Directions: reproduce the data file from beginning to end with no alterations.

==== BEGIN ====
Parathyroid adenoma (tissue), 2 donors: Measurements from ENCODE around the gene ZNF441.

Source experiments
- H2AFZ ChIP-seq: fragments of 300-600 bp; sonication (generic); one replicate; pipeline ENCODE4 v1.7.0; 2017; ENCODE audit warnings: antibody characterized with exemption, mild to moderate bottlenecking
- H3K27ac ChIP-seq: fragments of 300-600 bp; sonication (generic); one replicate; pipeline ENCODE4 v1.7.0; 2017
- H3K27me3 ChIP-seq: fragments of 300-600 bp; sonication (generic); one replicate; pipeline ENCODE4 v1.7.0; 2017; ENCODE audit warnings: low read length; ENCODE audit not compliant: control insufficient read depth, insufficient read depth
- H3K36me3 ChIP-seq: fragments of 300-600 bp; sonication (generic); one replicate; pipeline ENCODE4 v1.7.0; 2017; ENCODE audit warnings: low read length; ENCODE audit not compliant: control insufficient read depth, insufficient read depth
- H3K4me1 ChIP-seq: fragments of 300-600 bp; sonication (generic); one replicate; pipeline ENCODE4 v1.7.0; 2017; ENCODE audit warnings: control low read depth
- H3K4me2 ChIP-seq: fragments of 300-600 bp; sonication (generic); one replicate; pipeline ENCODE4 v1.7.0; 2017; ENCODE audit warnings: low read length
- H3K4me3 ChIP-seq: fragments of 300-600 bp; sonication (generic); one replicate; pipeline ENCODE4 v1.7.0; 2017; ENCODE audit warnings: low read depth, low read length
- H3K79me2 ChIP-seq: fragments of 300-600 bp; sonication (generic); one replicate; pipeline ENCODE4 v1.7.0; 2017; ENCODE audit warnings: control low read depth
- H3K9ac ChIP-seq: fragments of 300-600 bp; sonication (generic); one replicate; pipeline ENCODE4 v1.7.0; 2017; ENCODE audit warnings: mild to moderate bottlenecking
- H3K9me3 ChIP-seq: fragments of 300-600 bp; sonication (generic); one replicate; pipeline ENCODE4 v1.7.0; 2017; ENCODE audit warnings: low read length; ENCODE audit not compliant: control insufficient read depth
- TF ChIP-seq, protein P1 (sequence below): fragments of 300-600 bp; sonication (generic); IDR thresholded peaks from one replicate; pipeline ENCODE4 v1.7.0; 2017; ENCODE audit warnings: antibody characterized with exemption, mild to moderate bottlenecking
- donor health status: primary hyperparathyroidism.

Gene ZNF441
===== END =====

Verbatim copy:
Parathyroid adenoma (tissue), 2 donors: Measurements from ENCODE around the gene ZNF441.

Source experiments
- H2AFZ ChIP-seq: fragments of 300-600 bp; sonication (generic); one replicate; pipeline ENCODE4 v1.7.0; 2017; ENCODE audit warnings: antibody characterized with exemption, mild to moderate bottlenecking
- H3K27ac ChIP-seq: fragments of 300-600 bp; sonication (generic); one replicate; pipeline ENCODE4 v1.7.0; 2017
- H3K27me3 ChIP-seq: fragments of 300-600 bp; sonication (generic); one replicate; pipeline ENCODE4 v1.7.0; 2017; ENCODE audit warnings: low read length; ENCODE audit not compliant: control insufficient read depth, insufficient read depth
- H3K36me3 ChIP-seq: fragments of 300-600 bp; sonication (generic); one replicate; pipeline ENCODE4 v1.7.0; 2017; ENCODE audit warnings: low read length; ENCODE audit not compliant: control insufficient read depth, insufficient read depth
- H3K4me1 ChIP-seq: fragments of 300-600 bp; sonication (generic); one replicate; pipeline ENCODE4 v1.7.0; 2017; ENCODE audit warnings: control low read depth
- H3K4me2 ChIP-seq: fragments of 300-600 bp; sonication (generic); one replicate; pipeline ENCODE4 v1.7.0; 2017; ENCODE audit warnings: low read length
- H3K4me3 ChIP-seq: fragments of 300-600 bp; sonication (generic); one replicate; pipeline ENCODE4 v1.7.0; 2017; ENCODE audit warnings: low read depth, low read length
- H3K79me2 ChIP-seq: fragments of 300-600 bp; sonication (generic); one replicate; pipeline ENCODE4 v1.7.0; 2017; ENCODE audit warnings: control low read depth
- H3K9ac ChIP-seq: fragments of 300-600 bp; sonication (generic); one replicate; pipeline ENCODE4 v1.7.0; 2017; ENCODE audit warnings: mild to moderate bottlenecking
- H3K9me3 ChIP-seq: fragments of 300-600 bp; sonication (generic); one replicate; pipeline ENCODE4 v1.7.0; 2017; ENCODE audit warnings: low read length; ENCODE audit not compliant: control insufficient read depth
- TF ChIP-seq, protein P1 (sequence below): fragments of 300-600 bp; sonication (generic); IDR thresholded peaks from one replicate; pipeline ENCODE4 v1.7.0; 2017; ENCODE audit warnings: antibody characterized with exemption, mild to moderate bottlenecking
- donor health status: primary hyperparathyroidism.

Gene ZNF441